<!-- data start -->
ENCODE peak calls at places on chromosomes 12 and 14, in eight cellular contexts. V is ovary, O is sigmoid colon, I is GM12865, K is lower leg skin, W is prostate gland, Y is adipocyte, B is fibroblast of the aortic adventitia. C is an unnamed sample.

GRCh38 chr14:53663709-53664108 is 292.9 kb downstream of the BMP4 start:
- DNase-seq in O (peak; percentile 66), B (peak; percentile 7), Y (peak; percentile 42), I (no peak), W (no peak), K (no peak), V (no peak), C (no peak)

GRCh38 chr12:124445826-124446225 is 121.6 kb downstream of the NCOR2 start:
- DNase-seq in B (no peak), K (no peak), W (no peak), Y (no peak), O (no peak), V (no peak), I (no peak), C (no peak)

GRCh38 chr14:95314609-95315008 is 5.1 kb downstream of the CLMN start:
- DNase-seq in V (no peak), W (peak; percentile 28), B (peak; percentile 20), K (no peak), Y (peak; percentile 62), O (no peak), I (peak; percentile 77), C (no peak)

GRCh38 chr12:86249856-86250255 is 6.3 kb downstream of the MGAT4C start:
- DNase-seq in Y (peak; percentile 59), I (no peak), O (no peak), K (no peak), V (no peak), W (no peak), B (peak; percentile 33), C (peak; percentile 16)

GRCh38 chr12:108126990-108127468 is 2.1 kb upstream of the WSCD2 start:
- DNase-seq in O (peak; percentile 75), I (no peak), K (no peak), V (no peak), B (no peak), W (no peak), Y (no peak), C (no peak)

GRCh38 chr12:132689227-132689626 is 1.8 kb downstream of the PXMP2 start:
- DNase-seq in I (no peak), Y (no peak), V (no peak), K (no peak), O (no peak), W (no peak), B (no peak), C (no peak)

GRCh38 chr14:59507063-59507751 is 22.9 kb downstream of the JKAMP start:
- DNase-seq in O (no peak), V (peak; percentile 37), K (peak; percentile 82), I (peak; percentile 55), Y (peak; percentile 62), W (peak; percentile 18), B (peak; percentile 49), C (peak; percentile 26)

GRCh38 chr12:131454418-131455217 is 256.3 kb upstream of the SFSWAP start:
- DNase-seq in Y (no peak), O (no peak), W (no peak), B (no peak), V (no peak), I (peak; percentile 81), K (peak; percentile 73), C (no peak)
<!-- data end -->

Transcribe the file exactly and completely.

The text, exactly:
ENCODE peak calls at places on chromosomes 12 and 14, in eight cellular contexts. V is ovary, O is sigmoid colon, I is GM12865, K is lower leg skin, W is prostate gland, Y is adipocyte, B is fibroblast of the aortic adventitia. C is an unnamed sample.

GRCh38 chr14:53663709-53664108 is 292.9 kb downstream of the BMP4 start:
- DNase-seq in O (peak; percentile 66), B (peak; percentile 7), Y (peak; percentile 42), I (no peak), W (no peak), K (no peak), V (no peak), C (no peak)

GRCh38 chr12:124445826-124446225 is 121.6 kb downstream of the NCOR2 start:
- DNase-seq in B (no peak), K (no peak), W (no peak), Y (no peak), O (no peak), V (no peak), I (no peak), C (no peak)

GRCh38 chr14:95314609-95315008 is 5.1 kb downstream of the CLMN start:
- DNase-seq in V (no peak), W (peak; percentile 28), B (peak; percentile 20), K (no peak), Y (peak; percentile 62), O (no peak), I (peak; percentile 77), C (no peak)

GRCh38 chr12:86249856-86250255 is 6.3 kb downstream of the MGAT4C start:
- DNase-seq in Y (peak; percentile 59), I (no peak), O (no peak), K (no peak), V (no peak), W (no peak), B (peak; percentile 33), C (peak; percentile 16)

GRCh38 chr12:108126990-108127468 is 2.1 kb upstream of the WSCD2 start:
- DNase-seq in O (peak; percentile 75), I (no peak), K (no peak), V (no peak), B (no peak), W (no peak), Y (no peak), C (no peak)

GRCh38 chr12:132689227-132689626 is 1.8 kb downstream of the PXMP2 start:
- DNase-seq in I (no peak), Y (no peak), V (no peak), K (no peak), O (no peak), W (no peak), B (no peak), C (no peak)

GRCh38 chr14:59507063-59507751 is 22.9 kb downstream of the JKAMP start:
- DNase-seq in O (no peak), V (peak; percentile 37), K (peak; percentile 82), I (peak; percentile 55), Y (peak; percentile 62), W (peak; percentile 18), B (peak; percentile 49), C (peak; percentile 26)

GRCh38 chr12:131454418-131455217 is 256.3 kb upstream of the SFSWAP start:
- DNase-seq in Y (no peak), O (no peak), W (no peak), B (no peak), V (no peak), I (peak; percentile 81), K (peak; percentile 73), C (no peak)